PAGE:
The reason King Ridge Road is King Ridge and not, say King Mountain, is that after making the arduous climb out of Cazadero you arrive not on top of a mountain, but at the crest of a ridgeline, one that trades up for down like so many baseball cards. It’s sequence of intervals, a workout of determinate schedule, one imposed upon riders, no matter what they have in mind.
It’s not the place to concede that your legs picked the day to go on sabbatical. But there I was, 50-odd miles into a 120-ish mile day with a pair of gams that were lazier than a porch-laying bloodhound on a July afternoon. So I climbed along at 7 maybe 8 mph. That made the hills long, giving me time for introspection, but rather than the traditional meditations on the nature of man, I found myself in an existential crisis.
Was I not as fit as I thought? Had I been fooling myself? Had the scale been lying to me? Was I sick? Was there a deeper concern as yet unknown but about to make an entrance from stage left?
Ted King gives a sort of smile.
If there was a doubt, I ran it through the system. And then I had the good sense to look to my right and take a deep breath. The view spread north of undulating ridges, forests occasionally interrupted by the orderly rows of vineyard. On any other day I might have wondered whose Pinot Noir was hanging from those vines. But on this day I backed up, making a recursive pivot to the bigger picture. With views that gorgeous, how could I possibly have a bad day? I mean, I knew the answer, but I didn’t need to continue down that path.
I relaxed. My legs hurt less.
I’ve ridden all eight editions of Levi’s GranFondo and in that time a pattern or two has emerged. The big one is that standing around at the start for an hour in 50-degree temperatures chills my legs—a bottle of Champagne in an ice bucket. And like a switch flipped on a router, voila, my legs shut down. No more wifi.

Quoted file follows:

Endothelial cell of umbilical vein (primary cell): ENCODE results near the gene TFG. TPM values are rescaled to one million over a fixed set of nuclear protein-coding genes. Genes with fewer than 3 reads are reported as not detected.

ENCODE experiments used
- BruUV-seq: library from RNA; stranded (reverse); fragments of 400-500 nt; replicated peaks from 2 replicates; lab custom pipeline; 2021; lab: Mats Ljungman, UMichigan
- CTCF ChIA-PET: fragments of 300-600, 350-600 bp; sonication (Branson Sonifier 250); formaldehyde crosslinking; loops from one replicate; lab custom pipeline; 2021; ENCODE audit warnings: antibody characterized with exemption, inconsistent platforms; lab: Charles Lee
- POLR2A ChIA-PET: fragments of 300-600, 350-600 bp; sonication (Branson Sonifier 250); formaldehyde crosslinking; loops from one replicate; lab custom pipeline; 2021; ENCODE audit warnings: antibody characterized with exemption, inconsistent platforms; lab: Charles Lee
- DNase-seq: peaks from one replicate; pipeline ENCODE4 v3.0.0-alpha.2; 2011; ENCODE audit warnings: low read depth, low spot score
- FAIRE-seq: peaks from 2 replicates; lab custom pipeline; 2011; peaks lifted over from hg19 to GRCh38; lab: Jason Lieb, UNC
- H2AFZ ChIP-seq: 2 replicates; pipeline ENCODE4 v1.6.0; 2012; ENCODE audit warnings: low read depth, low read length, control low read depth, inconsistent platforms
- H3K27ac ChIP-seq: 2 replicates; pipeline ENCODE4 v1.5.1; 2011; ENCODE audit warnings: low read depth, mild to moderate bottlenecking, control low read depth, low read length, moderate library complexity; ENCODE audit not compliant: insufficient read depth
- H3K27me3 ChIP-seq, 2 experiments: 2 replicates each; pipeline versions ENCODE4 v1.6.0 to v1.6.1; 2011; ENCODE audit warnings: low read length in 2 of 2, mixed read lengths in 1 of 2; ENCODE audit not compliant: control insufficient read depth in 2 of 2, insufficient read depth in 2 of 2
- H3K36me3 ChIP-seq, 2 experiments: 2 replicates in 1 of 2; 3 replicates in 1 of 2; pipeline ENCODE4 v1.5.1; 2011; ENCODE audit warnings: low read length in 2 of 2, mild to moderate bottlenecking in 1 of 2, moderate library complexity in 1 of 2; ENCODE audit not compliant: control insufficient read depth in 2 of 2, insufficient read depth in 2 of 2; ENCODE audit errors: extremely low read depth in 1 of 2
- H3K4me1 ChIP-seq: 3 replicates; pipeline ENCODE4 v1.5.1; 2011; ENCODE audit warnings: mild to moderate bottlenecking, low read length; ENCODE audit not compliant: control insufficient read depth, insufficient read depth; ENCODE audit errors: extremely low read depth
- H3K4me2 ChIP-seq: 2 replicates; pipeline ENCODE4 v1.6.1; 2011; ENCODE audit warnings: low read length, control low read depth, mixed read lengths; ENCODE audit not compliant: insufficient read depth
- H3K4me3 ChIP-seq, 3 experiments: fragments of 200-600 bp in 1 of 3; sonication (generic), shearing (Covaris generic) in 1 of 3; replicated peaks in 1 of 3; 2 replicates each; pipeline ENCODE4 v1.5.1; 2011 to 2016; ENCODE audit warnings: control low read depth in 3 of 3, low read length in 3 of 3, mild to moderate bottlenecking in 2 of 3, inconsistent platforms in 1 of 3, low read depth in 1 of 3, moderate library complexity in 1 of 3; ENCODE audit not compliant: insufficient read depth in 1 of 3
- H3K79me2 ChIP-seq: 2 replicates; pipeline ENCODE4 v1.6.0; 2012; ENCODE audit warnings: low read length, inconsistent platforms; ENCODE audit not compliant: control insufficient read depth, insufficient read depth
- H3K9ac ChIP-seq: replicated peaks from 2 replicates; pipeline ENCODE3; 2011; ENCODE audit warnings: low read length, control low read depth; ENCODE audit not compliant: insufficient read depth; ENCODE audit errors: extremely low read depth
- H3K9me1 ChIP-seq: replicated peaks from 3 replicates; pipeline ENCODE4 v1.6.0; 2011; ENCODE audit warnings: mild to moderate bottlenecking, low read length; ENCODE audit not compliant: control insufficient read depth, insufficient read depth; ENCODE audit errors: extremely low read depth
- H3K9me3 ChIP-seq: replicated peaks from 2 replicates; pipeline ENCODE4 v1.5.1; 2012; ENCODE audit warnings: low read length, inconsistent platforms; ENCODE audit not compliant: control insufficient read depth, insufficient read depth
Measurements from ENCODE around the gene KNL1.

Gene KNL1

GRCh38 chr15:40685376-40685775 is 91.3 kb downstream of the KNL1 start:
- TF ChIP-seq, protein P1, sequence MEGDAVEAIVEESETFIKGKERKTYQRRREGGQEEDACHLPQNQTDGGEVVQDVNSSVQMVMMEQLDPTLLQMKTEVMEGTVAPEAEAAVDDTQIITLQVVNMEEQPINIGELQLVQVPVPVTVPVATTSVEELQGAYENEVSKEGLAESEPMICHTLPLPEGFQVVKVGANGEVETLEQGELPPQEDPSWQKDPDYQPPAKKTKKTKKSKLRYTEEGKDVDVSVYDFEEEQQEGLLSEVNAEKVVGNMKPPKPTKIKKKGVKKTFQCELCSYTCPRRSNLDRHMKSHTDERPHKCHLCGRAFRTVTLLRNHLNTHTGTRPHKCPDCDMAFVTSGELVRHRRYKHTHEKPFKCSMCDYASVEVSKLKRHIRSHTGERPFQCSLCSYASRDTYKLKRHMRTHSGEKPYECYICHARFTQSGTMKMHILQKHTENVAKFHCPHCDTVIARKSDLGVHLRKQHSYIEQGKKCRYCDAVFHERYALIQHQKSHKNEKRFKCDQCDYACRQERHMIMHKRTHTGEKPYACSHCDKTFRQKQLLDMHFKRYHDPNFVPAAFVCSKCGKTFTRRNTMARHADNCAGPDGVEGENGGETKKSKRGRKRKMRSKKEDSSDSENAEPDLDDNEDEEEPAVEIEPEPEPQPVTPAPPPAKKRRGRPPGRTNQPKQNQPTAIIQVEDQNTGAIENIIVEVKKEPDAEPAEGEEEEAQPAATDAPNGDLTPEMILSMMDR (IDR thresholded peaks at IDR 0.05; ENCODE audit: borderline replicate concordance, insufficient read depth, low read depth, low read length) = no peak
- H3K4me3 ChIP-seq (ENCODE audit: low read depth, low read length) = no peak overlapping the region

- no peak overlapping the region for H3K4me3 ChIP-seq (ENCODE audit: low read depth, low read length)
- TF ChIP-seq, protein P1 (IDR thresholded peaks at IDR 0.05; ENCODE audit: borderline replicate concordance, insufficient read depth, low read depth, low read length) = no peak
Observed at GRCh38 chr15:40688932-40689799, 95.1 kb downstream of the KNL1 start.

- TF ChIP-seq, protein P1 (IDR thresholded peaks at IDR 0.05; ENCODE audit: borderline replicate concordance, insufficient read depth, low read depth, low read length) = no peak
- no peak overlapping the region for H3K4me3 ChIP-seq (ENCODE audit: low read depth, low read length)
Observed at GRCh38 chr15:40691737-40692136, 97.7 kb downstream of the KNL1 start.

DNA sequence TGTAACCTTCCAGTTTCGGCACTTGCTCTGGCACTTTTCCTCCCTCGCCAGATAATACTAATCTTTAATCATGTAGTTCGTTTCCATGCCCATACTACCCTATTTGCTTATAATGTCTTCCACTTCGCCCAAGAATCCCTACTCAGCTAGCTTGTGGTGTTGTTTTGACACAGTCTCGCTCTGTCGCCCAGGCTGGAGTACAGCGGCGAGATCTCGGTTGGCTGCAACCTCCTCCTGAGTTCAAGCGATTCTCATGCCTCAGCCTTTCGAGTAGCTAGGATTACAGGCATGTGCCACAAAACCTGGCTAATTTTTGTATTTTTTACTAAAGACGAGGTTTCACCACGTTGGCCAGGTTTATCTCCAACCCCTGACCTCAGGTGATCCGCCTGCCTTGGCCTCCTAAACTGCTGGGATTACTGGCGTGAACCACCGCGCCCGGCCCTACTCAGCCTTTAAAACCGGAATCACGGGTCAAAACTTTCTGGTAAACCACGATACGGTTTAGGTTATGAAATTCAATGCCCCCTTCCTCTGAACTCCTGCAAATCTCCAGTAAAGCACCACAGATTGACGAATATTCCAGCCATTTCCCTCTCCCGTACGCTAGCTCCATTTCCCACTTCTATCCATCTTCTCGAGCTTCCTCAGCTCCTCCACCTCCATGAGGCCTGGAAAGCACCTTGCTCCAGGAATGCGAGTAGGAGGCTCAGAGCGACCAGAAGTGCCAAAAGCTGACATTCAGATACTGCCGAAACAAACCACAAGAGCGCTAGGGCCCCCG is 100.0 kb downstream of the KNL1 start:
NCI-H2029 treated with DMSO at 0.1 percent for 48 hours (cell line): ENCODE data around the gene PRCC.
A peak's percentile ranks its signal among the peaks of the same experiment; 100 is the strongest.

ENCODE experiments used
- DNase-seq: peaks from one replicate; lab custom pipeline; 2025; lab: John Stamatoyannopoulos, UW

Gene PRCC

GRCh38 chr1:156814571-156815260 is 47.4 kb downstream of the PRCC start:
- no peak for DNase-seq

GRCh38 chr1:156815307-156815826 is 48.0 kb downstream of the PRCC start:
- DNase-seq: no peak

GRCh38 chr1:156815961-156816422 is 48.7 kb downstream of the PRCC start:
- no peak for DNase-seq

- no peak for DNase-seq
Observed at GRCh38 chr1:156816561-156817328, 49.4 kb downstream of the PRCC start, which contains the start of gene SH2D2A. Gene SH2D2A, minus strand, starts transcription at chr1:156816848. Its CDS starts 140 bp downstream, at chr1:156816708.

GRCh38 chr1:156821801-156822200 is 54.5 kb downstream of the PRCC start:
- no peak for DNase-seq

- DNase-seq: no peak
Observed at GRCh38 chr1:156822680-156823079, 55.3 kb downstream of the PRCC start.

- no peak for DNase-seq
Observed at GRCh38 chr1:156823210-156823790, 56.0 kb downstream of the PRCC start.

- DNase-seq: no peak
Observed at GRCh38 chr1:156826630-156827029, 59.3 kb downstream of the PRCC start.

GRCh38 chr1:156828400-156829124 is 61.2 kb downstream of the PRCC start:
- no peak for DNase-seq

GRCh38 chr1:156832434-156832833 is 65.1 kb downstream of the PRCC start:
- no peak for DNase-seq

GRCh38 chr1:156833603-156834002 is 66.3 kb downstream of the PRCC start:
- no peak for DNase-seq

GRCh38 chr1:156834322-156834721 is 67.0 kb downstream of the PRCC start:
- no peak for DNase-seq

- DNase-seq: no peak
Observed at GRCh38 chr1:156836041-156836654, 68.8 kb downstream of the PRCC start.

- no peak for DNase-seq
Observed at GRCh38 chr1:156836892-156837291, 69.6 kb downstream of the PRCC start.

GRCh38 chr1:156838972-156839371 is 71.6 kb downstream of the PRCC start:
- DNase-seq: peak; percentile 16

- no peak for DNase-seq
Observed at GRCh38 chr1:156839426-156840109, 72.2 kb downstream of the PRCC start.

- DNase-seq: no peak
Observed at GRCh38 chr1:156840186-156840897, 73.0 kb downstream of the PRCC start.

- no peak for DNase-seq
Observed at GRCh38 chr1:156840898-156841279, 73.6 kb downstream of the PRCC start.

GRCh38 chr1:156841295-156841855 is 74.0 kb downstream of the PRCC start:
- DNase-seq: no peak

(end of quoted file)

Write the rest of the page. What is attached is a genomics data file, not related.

The roll out of Santa Rosa requires a bit of jockeying; fall too far back and the traffic gets a bit interesting before it calms again. On the outskirts of Sebastopol the course turns onto Mill Station road and a short time later hits the first real hill of the day. The combination of a narrower road and a sharp hill gives riders at the front a chance to punch the gas and stretch the group out. At the base of the hill riders could hear my legs make the wurp, wuurp, wuuurp that the Millenium Falcon made in The Empire Strikes Back when it failed to make the jump to light speed.
It’s gonna be a long day.
But I know the roads, the region, better now and understand what this place means to people who have called it home for decades. I’ve never done another event where people line more of the course waving to riders as they come by. I saw picnics, lawn chairs, heard countless cowbells (where did these folks learn that ringing a cowbell is something you do for cyclists?) and hundreds of cheers from voices both small and big. In so many places, a bike event is an inconvenience, just another thing to drive around, while there will always be that for some people, the families lining the road saw us for what we are—a celebration of a place they’ve chosen to call home.